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 Protocol for interviewing scientists for their library and information needs
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Protocol for interviewing scientists for their library and information needs

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 Protocol for interviewing scientists for their library and information needs Protocol for interviewing scientists for their library and information needs Document Transcript

  • 1 Interviewing scientists for their library and information needs Jeffery Loo jloo@berkeley.edu April 9, 2010 Research questions For scientific researchers: • What are their best practices for information activities in scientific research? • What are their library and information needs for scientific research objectives? • What are their requests for novel library services? Action research goals: • Explain libraries' potential in facilitating scientific research. • Continue the dialogue with the participant into the future. Methodology • Exploratory study to identify themes for future testing and quantitative surveying. • Semi-structured qualitative interviews lasting 30+ minutes. Participant recruitment Snowball sampling - begin with a few known contacts and then ask for their contacts we could interview. See Appendix 1 for sample recruitment email and Appendix 2 for confirmation of appointment setup. Guiding principles for the protocol • Start with happy thoughts. Use positive psychology to foster discussion. • Cast a wide net. Try to understand scientists' general needs for a broad range of information activities, and then future studies will focus, focus, focus on these exploratory findings. • Ask a small number of open-ended questions. Let the participant guide the discussion, and hopefully, this may alleviate participants' anxiety and boredom. • Prevent non-response by providing prompts. Interview protocol Protocol summary Show the participant the concept map of information activities in scientific research (http://www.jeffloo.com/stuff/2010/summary-sria.pdf). Participants evaluate these activities and then share their thoughts on best practices, information needs, and library services.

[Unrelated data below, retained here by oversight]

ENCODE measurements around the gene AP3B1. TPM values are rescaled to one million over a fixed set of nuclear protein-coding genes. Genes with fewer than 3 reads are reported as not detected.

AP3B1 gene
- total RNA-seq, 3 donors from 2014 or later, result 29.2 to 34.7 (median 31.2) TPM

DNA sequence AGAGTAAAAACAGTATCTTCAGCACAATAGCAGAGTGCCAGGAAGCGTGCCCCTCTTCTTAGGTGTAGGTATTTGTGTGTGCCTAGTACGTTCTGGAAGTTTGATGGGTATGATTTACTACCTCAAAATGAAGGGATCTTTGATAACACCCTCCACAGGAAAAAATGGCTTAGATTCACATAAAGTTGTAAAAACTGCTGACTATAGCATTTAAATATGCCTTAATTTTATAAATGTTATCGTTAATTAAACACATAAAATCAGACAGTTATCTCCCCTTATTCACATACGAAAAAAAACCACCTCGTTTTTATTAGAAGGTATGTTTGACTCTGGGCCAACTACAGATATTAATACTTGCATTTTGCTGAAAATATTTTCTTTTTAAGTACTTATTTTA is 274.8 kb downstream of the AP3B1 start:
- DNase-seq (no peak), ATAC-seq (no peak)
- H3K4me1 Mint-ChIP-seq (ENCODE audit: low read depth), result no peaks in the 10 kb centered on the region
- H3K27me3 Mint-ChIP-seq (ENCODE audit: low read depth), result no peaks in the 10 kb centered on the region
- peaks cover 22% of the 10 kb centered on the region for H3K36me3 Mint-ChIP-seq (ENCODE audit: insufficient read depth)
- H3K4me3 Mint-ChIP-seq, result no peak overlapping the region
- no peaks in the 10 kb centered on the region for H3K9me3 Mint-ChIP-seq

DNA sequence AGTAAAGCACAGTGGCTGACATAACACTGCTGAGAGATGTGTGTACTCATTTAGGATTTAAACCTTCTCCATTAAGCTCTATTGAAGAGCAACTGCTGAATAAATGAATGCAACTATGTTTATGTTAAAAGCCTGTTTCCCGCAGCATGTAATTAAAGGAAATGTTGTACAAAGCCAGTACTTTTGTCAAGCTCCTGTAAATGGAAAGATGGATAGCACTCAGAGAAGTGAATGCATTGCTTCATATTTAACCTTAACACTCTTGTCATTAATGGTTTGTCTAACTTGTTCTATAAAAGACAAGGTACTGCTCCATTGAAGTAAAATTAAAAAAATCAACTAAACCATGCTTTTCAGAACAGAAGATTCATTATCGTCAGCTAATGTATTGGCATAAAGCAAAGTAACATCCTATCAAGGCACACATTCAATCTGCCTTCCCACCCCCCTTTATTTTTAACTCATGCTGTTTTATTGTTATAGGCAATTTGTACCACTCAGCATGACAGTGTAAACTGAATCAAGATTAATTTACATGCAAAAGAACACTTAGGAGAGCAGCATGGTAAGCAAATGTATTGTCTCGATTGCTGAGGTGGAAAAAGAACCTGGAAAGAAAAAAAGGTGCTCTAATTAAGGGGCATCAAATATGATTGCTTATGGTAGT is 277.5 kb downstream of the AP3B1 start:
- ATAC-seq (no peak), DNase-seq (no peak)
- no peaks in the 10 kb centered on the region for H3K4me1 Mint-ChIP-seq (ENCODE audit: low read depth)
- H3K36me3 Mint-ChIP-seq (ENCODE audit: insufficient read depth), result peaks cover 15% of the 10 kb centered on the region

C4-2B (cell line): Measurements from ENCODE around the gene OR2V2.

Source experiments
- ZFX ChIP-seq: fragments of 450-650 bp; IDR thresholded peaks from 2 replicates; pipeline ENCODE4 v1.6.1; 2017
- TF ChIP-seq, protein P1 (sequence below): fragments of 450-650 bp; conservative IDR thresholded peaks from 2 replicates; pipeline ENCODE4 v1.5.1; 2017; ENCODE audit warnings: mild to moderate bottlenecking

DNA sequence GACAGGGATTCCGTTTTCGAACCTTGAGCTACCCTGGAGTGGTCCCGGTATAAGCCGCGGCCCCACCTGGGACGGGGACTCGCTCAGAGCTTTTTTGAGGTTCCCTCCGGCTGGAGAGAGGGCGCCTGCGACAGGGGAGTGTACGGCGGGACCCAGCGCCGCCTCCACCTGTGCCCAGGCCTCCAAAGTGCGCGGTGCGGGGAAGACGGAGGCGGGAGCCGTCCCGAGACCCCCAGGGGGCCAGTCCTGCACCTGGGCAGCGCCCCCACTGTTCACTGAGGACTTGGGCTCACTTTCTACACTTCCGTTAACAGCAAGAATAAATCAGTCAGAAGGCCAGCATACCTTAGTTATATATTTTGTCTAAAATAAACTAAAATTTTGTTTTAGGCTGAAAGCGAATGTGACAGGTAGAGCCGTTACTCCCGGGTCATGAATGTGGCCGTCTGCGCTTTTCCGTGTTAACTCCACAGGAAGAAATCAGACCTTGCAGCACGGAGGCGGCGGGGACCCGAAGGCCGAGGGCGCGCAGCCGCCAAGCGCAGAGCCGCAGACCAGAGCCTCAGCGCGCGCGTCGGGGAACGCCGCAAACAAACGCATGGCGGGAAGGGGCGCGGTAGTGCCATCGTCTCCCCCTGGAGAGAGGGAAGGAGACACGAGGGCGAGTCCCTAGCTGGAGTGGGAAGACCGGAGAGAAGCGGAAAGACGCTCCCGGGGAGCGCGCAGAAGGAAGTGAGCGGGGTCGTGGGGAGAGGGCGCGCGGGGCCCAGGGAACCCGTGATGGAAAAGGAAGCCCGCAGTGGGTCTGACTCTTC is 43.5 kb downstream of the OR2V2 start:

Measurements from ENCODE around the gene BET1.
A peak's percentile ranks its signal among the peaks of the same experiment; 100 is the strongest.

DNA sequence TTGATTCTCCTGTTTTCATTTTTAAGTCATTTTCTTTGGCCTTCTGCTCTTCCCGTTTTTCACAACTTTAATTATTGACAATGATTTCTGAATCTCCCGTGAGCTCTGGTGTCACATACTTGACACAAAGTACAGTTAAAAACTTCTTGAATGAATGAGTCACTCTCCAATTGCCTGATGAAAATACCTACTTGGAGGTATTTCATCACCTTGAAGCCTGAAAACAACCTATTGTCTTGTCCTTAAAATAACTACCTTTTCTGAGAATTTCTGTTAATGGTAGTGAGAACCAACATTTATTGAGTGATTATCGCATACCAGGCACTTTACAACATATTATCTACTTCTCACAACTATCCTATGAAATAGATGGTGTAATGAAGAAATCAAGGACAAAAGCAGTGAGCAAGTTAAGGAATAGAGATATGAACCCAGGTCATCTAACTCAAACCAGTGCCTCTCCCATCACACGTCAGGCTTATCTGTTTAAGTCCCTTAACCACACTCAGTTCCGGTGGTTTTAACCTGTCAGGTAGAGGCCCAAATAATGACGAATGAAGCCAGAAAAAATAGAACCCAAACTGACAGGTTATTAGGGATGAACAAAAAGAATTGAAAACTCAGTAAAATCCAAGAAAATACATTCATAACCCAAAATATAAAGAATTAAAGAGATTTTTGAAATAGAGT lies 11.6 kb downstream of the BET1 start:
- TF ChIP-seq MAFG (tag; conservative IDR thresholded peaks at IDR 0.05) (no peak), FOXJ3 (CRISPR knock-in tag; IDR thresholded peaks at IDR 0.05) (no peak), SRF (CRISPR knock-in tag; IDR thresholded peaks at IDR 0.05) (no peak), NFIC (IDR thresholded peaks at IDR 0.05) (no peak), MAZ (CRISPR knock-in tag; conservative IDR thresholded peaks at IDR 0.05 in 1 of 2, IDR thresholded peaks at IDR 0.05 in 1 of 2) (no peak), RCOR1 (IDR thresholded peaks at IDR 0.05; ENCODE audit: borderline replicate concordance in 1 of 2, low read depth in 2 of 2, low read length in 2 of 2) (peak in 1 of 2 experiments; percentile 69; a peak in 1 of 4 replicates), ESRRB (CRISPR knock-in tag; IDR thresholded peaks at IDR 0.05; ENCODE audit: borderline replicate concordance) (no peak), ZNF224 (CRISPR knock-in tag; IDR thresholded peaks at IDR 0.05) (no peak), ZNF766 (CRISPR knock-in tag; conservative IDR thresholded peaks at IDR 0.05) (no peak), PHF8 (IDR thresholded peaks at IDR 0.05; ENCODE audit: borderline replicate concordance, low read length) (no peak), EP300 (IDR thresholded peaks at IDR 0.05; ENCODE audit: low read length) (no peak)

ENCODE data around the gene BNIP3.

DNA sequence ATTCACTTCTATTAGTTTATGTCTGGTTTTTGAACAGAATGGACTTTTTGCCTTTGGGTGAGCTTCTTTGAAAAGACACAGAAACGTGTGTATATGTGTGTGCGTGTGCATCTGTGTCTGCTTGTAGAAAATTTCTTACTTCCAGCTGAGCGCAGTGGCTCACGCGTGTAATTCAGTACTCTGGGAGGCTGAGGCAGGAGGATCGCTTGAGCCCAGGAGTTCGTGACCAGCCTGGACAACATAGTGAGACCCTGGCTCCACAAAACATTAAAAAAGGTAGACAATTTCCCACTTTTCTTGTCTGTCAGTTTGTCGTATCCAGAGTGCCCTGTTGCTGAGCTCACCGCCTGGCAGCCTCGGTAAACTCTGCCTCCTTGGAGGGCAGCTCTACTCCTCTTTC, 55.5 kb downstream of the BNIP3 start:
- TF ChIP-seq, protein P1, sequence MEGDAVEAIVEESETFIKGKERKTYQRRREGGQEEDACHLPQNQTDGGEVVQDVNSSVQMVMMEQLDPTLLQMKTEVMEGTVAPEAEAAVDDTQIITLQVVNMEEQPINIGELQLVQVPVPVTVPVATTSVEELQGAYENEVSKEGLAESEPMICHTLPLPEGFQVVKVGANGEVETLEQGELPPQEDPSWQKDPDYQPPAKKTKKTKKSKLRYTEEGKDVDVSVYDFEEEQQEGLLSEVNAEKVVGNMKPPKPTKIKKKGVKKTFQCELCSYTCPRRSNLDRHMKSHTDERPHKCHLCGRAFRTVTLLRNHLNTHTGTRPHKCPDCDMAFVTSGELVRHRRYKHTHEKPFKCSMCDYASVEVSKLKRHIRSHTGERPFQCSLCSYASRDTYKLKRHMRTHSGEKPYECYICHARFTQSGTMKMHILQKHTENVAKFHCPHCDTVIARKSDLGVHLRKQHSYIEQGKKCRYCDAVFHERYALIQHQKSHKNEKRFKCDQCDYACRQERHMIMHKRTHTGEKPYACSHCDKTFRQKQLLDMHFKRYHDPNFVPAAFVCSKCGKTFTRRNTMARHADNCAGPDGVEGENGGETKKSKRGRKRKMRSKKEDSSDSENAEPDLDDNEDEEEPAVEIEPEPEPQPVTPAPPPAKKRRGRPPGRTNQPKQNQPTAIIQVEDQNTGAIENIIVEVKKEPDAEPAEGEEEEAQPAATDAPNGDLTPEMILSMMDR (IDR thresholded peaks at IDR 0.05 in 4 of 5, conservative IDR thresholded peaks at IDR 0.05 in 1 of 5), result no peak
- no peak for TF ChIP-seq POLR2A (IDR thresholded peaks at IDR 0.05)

• 2 Preparation • Send a confirmation of the interview appointment (see Appendix 2). This note provides optional instructions for the participant's preparation. • Study the participant's CV and identify talking points for casual conversation. • Near the interview date, send a friendly reminder of the appointment (see Appendix 3). Introductions • Provide compensation to participant (e.g., meet over coffee, library swag). • Introduce myself (e.g., provide business card, give supervisor's contact details, explain my position in the library). • Explain research purpose. "The purpose of this research is: ◦ to identify best practices for information activities in scientific research, and ◦ to identify the library and information needs of Berkeley Lab personnel." • Explain how the results will be used. "We hope the results will help us to: ◦ identify what the library could do to further help scientists in their research ◦ learn from you (the participant) of novel and emerging ways of managing scientific information". • Explain that our discussion will be reported in an anonymous fashion. The participant will be de-identified in all reports. • Prompt participants to introduce themselves (e.g., I am interested in your work with ... ). Questions • Explain the concept map of scientific research objectives and their associated information activities, services, and support. • Ask the following questions. Tell participants to discuss those issues that stand out to them - they do not need to address every issue. Research goal Questions asked (1.1) Please checkmark the objectives and Identify best practices for information activities that you find easy to accomplish, activities in scientific research. works well, or you feel confident about. (1.2) Please circle the objectives and Identify library and information needs for activities that you find unnecessarily science research objectives. complicated. For those objectives and activities that you find easy to accomplish, works well, or you feel confident about: Understand best practices for information (2.1) What are you doing to make these activities in scientific research. objectives and activities be positive experiences? (2.2) For these activities, what advice can you give to other researchers?